4. I think such an opulent piece of furniture is silly to house any tools.

    I too, am fed up with FWW. Can't we all relate to a $40,000 woodshop (building only)?!? Thanks so much Mr. Teague! Gag.

    I was just looking through the first year issues and the contrast is quite startling. I keep coming back to issue 37 which has my favorite article of all time - A Chinese Woodworker.

    My problem is that I own every issue. How do I just stop?!? It is well overdue.

    So what has replaced FWW? Woodwork is too "Furniture Society" for my tastes. Too many Arteests who take themselves too seriously. Art for Art's sake.

    The rest are too busy selling tools.

    Where is the magazine that focuses on the craft like FWW did in the early years?

    Anything on that side of the pond? Where are metaphorical grandchildren of Gimson and Barsley, in terms of publishing?

  5. Jeff, have you tried "Furniture & Cabinet Making"? By far the best magazine currently available over here, in my view.


    Paul Chapman

  6. Thanks for the recommendation, Paul. I will give it a try!

  7. Ouch!! I just checked and Furniture and Cabinetmaking is $75 per annum here in the colonies. On the other hand, that is not too much more than FWW per issue (7 per year for $35). Hmmm.

  8. One should remember Teague spent a lot of years in a small, old "almost" one-car garage. I think he deserves a bit of endulgence on his new shop size.

    Take care, Mike

  9. I remember Teague's one-car garage shop and recall that it was plenty large and well equipped, even for a vocational woodworker. I find this shop simply over-the-top.

    I could say more but I imagine John Brown has already covered that territory for me.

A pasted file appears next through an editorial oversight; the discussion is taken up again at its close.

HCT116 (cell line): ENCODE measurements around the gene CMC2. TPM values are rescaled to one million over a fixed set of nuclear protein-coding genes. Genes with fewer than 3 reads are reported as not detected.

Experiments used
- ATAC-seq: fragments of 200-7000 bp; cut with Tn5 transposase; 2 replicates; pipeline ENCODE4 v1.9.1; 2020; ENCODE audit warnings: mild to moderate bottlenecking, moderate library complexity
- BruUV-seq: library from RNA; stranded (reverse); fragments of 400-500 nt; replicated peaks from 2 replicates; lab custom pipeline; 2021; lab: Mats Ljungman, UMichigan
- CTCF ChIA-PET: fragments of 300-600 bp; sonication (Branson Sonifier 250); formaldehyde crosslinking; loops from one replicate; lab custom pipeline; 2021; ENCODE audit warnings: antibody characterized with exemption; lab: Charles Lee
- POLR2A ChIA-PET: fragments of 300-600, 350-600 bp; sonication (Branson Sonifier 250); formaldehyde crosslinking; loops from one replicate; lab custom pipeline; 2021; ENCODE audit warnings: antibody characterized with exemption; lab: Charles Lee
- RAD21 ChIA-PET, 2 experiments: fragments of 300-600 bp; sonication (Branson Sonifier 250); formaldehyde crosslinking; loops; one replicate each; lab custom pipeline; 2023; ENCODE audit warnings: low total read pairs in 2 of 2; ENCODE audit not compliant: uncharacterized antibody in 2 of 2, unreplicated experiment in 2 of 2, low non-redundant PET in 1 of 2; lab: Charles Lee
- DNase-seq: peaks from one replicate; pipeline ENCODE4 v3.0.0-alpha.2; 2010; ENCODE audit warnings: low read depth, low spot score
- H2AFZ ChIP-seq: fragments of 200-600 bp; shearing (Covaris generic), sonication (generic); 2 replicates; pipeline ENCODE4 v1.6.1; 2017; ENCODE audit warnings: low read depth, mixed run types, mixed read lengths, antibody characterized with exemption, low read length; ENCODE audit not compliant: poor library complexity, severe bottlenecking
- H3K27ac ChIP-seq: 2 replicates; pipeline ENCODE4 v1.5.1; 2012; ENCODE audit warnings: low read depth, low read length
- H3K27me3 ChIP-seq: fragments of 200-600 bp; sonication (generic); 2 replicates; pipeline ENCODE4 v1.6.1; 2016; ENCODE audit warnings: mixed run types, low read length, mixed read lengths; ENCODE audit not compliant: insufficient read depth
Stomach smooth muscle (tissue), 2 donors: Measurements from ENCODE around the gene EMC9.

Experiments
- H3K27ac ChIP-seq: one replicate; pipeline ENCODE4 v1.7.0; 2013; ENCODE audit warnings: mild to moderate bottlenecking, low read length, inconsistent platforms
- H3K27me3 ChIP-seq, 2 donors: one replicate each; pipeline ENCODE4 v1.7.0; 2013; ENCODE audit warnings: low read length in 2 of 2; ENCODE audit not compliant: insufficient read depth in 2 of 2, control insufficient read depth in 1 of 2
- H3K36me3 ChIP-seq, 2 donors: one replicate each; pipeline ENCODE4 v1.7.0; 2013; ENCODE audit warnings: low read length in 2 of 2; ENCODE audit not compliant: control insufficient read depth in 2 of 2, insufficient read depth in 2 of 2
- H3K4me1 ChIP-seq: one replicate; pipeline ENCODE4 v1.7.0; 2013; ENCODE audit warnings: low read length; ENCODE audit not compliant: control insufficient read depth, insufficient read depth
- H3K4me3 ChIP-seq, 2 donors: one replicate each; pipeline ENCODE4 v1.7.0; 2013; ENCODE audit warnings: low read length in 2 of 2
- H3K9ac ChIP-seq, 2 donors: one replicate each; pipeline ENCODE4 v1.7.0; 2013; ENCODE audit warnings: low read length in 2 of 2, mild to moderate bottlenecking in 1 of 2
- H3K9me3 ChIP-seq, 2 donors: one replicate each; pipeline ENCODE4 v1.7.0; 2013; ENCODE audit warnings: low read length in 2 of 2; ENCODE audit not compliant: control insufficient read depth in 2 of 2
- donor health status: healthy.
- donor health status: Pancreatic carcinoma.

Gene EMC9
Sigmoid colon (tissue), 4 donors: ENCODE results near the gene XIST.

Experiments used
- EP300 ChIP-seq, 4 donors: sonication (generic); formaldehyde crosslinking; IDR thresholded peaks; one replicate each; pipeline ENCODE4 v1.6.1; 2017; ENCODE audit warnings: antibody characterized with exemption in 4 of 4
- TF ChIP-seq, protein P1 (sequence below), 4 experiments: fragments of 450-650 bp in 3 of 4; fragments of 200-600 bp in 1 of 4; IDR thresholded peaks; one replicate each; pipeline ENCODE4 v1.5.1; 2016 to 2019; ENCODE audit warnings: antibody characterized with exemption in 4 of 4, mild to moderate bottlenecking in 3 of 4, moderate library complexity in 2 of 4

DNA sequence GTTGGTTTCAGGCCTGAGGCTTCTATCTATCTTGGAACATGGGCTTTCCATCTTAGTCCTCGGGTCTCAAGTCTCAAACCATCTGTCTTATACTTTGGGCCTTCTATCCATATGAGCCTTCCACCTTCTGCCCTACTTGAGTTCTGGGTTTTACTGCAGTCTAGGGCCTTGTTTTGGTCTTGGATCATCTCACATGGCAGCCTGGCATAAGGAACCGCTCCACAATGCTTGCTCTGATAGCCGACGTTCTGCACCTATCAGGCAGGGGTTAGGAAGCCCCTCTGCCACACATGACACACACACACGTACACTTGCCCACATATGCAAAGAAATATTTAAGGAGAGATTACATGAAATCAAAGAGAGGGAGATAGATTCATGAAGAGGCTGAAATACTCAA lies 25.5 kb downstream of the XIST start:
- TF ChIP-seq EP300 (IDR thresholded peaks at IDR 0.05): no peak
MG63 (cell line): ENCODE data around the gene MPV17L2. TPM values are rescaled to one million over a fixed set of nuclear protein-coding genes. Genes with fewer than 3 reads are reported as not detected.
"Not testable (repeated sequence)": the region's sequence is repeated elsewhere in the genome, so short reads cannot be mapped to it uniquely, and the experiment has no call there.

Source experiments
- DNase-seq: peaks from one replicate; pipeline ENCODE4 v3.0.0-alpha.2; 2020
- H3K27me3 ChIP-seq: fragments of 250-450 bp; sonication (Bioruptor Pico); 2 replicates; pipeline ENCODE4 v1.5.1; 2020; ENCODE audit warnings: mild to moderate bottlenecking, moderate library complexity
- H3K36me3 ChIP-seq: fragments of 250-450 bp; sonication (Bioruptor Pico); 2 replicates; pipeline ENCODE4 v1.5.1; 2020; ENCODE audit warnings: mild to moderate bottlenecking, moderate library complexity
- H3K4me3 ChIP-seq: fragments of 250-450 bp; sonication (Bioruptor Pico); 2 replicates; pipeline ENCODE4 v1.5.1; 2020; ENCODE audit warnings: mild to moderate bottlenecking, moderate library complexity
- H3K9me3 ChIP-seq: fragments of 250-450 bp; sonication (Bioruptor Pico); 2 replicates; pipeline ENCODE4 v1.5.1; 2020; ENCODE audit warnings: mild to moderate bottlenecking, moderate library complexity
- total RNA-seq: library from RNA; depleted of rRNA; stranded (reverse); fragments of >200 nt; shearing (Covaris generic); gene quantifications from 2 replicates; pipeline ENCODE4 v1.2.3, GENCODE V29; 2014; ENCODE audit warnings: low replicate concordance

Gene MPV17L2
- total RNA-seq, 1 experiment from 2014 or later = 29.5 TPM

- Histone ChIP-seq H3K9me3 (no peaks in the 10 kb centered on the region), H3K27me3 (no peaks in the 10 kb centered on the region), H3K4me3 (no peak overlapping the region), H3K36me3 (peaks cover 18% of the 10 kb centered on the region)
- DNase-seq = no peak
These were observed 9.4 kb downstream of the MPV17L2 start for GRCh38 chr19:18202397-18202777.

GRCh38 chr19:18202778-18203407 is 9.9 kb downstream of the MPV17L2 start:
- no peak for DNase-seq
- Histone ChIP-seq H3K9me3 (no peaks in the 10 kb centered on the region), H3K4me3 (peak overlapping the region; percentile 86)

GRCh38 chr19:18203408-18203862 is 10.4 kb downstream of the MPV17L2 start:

10. Good thing I don't have any pictures of my 60' x 80' shop then.

    I guess what bugs me about value-based judgments of other peoples' stuff, be it tools, wood or shop space is just that: it is a value judgment.

    I work now out of a shop I enlarged by 50%. It's now 12' x 18'. There's three of us in it. Everything is relative.

    Take care, Mike

  11. There is always Woodworking magazine: no ads, no subscriptions, headed by Chris Schwarz. If that doesn't suffice, we live in free countries; start your own.

  12. Mike,

    Everyone makes value judgments every day. It is called discernment. In fact, you yourself made one, though in classical postmodern fashion. You made a value judgment against value judgments.


    Unfortunately, the local book Borg does not carry Chris’s magazine. I understand it can be purchased in electronic format but being the Luddite that I am, I prefer a physical copy. I do understand that certain back issues can be purchased and I have heard very good things about it.

    I fully understand that magazine publishing these days is a very iffy business and Chris Schwarz is to be highly commended for trying different approaches from the business side of things as well as furthering the cause of the hand tool craft. Oops, sorry Mike....another one of those pesky value judgments. :-)